Match make/ paper prototype nifty visual interfaces for particular kinds of digital objects and collections

We put stuff on maps. We can put stuff on historic maps. We can put things on timelines. What do we want to do next? There are a ton of cool visualization things going on, many of which use simple javascript libraries. Which of these are useful for cultural heritage collections? Further, what kinds of ways of visualizing are useful for what kinds of objects and collections?

In part, I think this is about a bit of a translation between the very active world of data visualization into a context where we think about various digital incarnations of cultural heritage objects. So, visualizations as interfaces for discovery of individual things as well as visualization in the more general sense of seeing the big picture. I would be interested in setting up a bit of mind meld to think through some of this. Specifically, what kinds of data do we have and what are some new ways we can create web based interfaces and visualizations to interact with and understand that data?

Here is a suggestion for how we could go about this:

1. (20 min) of swap and shareVery quickly look at a bunch of examples in these three categories: (For starters we can start listing things we want to talk about in the comments on this post)

  • a) sites with cool visual interfaces to cultural heritage collections./li>
  • b) examples of sets of items, individual objects, and other stuff that we want to interface with./li>
  • c) fun visualization widgets and interfaces that have nothing to do with the humanities but that we might mine for ideas or ideally just use.

2. (30 min) Small groups sketch out one page wireframesI would then like to break into small groups and match make some of the As Bs and Cs. Take some of these cool ideas, pick a specific kind of collections and have each of the smaller groups create a one page small paper prototype or simple wireframe of what this cool interface would look like with a particular kind of digital collection or digital object.

3. (10 min) Rapid report outWe would then take 2 minutes each to report out the pitches for these interfaces. (Could video these on someone’s phone and post to youtube?) We then post pics and one paragraph descriptions of what this interface could do for a specific kind of collection or kind of object.

I have included some initial examples of stuff we might talk a bout in part one. If your interested in this please add more ideas in the comments.

A) Example interfaces:

B) Fun Data set/item examples

C) Open Visualization Libs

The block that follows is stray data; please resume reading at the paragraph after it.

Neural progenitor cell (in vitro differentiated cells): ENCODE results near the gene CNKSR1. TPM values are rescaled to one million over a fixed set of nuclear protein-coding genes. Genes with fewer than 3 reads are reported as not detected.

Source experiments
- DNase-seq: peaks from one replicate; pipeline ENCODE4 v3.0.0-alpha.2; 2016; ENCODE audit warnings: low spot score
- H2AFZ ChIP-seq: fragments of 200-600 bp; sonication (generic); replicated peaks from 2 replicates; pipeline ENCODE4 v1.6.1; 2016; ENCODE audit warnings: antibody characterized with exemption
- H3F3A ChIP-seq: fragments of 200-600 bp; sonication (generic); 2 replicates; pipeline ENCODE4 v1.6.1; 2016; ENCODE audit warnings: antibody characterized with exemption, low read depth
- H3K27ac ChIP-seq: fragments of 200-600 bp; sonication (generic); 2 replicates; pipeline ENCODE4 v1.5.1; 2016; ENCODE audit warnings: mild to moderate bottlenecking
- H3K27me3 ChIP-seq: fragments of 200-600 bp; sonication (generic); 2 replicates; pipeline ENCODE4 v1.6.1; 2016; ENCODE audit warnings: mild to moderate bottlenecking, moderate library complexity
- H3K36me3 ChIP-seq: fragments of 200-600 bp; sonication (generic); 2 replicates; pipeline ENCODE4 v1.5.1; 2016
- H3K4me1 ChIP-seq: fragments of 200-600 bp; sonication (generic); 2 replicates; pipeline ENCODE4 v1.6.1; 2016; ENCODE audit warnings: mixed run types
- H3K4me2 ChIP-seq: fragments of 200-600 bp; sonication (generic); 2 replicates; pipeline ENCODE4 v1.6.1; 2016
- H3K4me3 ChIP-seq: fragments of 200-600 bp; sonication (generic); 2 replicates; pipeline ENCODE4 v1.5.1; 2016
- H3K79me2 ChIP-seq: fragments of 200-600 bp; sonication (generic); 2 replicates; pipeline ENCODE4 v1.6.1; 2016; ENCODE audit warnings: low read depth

So what do you think? What things should we add to the list? Who want’s to be in on this?


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  1. Tim Sherratt

    Sounds fantastic, count me in.

    A couple of other experimental collection interfaces to consider:

    Paul Hagon’s Search by colour (photos at the National Library of Australia)

    Mitchell Whitelaw’s Commons Explorer (Flickr Commons)

    And for data, all are welcome to play with my unnofficial API to the National Library of Australia’s 50 million odd digitised newspaper articles.

  2. Amanda Visconti

    Great idea! Very interested in how we can allow different ways of exploring online cultural heritage collections through visualizations and non-traditional navigation.

    I’m interested in ways of getting around the database/index/catalog structure of online archives, which can structure the way users perceive and interact with a site in ways that aren’t actually the site’s intended use. While easy to search through, linear lists make browsing (vs. searching) less serendipitous and enjoyable (to me, at least); they’re also limited by their available sort functions.

    I’m particularly interested in ways to do this with Omeka. I recently set up a more serendipitous entry into the media items in my Omeka site (www.DigitalDosPassos.com), and I’ve seen similar work on more visually based entries into Omeka collections in the front-page slideshow in E. Bell’s “Deco” theme (goo.gl/Oyg7L) and a prototype by Chris Raymond (goo.gl/Bj5pG).

    I’ll add the beautiful wefeelfine.org/ to our list of visualization examples; the site uses color-coding and captured images to organize a large amount of web-crawled blog quotations.

  3. Brian Croxall

    At the risk of not adding much to the conversation, I’ll just chime in to say that it’s a great idea and recommend that we think about the Periodic Table of Visualization, Alan Levine’s 50+ Ways to Tell a Story, and these 50 examples of data visualization.

  4. Jean Bauer

    Great idea! I love the hands on, “what do you want this to look like?” approach. Something else to think about would be Protovis from the Stanford Visualization Lab.

  5. Gary Greenberg

    I like the idea, too. I have a public media project around a music studio in an historic neighborhood of Cincinnati, Ohio, I’d like to offer up as data for thought.

    Public media organizations around the country are exploring the very types of visualization projects you describe.

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